To you folks who use harnesses--good for you. You love your children and want to keep them safe while giving them a little freedom and exercise (which is important since obesity among children has become a health crisis in this country). To those of you who think it's cruel, how will you feel when you have to put out an Amber Alert for your child or bury them because they got away from you in a crowd or parking lot. It only has to happen once. Your child's safety is YOUR responsibility. Be a parent and an adult and get over what other people think.

Posted by: DC Gen Y | July 1, 2008 10:28 AM | Report abuse

Gen Y - write again when you have some life experience.

Posted by: Anonymous | July 1, 2008 10:29 AM | Report abuse

As much as I can appreciate the sentiment of "I am so glad that I didn't have to wear helmets (and so on) when we were children", I also have to say that as a child, I also didn't have to wear a seat belt and it was acceptable for parents to drive drunk with their children in the car. These days these are considered clearly unsafe but back in the day... not everyone agreed that they were unsafe.

Things have changed, people have realized that certain safeguards/actions save lives. But just like when I was a child and wearing a seatbelt wasn't considered inherently unsafe and now it is... we may very well discover that in 30 or 40 years, people may very well look back and say... wow! I can't believe that parents didn't want to use leashes. Wasn't it obvious that they were endangering their child's life?

I guess what my point is... just because a parent uses a leash or does whatever else someone might think is strange does not necessary make them lazy, overprotective or a nut job. For all we know, they might just be ahead of the curve of what the next generation thinks is the correct thing to do.

A little tolerance goes a long way.

Posted by: Billie | July 1, 2008 10:30 AM | Report abuse

This is cracking me up! That people really believe perfectly happy kids on leashes shouldn't be allowed in public is hilarious. It's clearly VERY offensive to people. Anyone so easily offended is the person who should have to stay home. Lighten up, people. Talk about looking for reasons to get bent out of shape.

Posted by: atb | July 1, 2008 10:33 AM | Report abuse


I guess the fury some show over this totally mundane and benign topic illustrates a good point about parenting.

No matter what choices you make someone, somewhere, will find a way to object. To be convinced that you are lazy and raising a future criminal. It's too bad that people are like this, but evidently, they are.

So, the best you can do when making parenting decisions is consider current research, your instincts, your history, your child, and make your decision.

You certainly can't parent with a mind to not offending anyone out there because then you'd never do anything, and that might actually screw your kid up, lol!

Seems we could all use some lessons in humility, though.

Posted by: Bethesda | July 1, 2008 10:35 AM | Report abuse

OK DC Gen Y, then why did we never need harnesses growing up? Is there something new in the air over the last 20 years that makes kids want to run for the first time in the history of man? What a ridiculous argument. When I was young, if would have run out into a parking lot I would have gotten a scolding I would never forget and would never do it again. Scolding and shaming are far more powerful than a leash can ever be. A leash doesn't teach a kid why they shouldn't run into the lot - it just physically prevents them until they are 18 and then go running out into the parking lots of society where the rest of us have to deal with it.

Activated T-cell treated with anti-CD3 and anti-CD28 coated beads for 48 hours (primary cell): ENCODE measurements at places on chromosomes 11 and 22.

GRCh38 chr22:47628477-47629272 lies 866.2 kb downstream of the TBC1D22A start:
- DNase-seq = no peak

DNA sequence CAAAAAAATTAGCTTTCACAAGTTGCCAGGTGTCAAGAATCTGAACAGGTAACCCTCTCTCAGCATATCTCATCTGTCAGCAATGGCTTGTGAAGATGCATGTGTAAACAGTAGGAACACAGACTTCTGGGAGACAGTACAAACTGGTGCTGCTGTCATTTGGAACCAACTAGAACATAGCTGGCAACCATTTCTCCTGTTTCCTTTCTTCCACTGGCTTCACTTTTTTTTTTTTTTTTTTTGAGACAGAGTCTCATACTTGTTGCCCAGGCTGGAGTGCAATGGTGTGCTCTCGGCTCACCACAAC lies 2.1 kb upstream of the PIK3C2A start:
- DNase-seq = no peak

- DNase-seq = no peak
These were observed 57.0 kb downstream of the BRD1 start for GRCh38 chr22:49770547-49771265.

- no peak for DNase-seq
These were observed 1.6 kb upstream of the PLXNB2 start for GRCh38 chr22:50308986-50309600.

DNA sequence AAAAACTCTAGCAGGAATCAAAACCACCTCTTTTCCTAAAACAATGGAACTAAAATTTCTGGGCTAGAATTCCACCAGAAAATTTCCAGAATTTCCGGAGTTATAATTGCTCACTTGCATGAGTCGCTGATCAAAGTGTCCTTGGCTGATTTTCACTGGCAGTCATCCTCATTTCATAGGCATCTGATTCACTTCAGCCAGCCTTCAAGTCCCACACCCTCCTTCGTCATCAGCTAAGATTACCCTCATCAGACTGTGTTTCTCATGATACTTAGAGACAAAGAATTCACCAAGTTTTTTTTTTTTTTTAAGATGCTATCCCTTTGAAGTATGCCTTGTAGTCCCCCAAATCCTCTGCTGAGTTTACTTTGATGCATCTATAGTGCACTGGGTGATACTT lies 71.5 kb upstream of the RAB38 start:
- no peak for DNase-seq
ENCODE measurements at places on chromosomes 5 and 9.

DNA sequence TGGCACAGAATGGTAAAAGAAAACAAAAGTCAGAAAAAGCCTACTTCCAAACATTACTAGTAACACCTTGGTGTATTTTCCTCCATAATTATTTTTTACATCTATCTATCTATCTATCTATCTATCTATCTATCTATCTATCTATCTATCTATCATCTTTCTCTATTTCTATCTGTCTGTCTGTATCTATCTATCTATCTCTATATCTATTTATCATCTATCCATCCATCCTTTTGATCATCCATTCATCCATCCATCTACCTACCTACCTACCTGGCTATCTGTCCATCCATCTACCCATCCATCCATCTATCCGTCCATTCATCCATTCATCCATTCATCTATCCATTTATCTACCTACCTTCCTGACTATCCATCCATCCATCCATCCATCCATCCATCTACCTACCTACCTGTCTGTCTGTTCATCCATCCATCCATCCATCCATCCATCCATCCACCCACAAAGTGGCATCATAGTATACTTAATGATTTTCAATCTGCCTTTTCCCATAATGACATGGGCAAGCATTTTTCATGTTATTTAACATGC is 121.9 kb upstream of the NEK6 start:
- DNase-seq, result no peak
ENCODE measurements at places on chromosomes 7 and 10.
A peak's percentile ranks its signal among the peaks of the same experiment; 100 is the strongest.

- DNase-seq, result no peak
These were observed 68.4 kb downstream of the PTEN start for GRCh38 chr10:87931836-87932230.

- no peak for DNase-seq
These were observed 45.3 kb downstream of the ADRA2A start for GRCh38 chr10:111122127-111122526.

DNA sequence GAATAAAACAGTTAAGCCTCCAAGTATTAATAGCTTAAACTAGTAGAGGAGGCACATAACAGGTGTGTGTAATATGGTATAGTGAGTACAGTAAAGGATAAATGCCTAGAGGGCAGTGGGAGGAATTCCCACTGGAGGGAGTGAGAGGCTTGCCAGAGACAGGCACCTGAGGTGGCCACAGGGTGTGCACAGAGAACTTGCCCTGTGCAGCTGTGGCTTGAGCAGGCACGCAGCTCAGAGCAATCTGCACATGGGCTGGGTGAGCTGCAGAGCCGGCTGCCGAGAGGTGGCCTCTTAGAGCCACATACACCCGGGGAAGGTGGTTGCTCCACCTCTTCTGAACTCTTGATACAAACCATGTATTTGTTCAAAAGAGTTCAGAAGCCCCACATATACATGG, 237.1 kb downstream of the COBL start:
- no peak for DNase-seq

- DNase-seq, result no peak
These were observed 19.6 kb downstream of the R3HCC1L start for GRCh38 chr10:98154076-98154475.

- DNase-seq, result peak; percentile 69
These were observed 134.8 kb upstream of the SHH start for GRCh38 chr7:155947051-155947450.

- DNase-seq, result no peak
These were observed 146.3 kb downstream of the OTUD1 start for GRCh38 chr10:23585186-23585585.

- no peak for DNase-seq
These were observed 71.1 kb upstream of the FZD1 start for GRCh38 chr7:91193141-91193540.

Posted by: Anonymous | July 1, 2008 10:36 AM | Report abuse

There are several kinds of harnesses. The fuzzy animal ones are neat, but we have the same one used at my son's preschool: a colorful wrist harness that slips onto an adult's wrist and straps onto the child's wrist.

The preschool uses harnesses when they go for walks with children who can walk and run, but not control themselves (1-2.5 years old or thereabouts). There are usually 3-4 children per caregiver, so it is not humanly possible to take them for walks without harnesses unless they are strapped into strollers. As several posters have already noted, physical exercise is extremely important but so is safety.

My son, who is now nearly 4, sometimes gets put on a harness when he runs away from his group at school, a distinctly bad idea. He doesn't like the harness, so he is getting better at staying within a reasonable distance of the teachers, and then of us when we are out together.

We have rarely used the wrist harness with our boy, but his elderly grandmother found it VERY useful when she took him on an airplane trip at age 2 1/2. She simply could not chase him down running, and she told him that he had to wear the harness so that she didn't get lost. And whenever he talked to someone that trip, he apparently held up his wrist and said "look, I have a harness to keep Gramma." She didn't get any flack.

Posted by: Lansing, MI | July 1, 2008 10:37 AM | Report abuse

A comment with sexual innuendo was taken down almost immediately but the vulgar comment about children who may be mentally challenged remains posted.

Posted by: Interesting Censorship | July 1, 2008 10:38 AM | Report abuse

What did the old timers do? It's called nursemaid elbow. Look it up. There's really no difference between hand-holding and leashes, except for that pesky dislocation.

Posted by: atb | July 1, 2008 10:38 AM | Report abuse

"Scolding and shaming are far more powerful than a leash can ever be."

Great parenting idea - shame your child. That won't leave a mental mark now will it!

Posted by: R U kidding me? | July 1, 2008 10:40 AM | Report abuse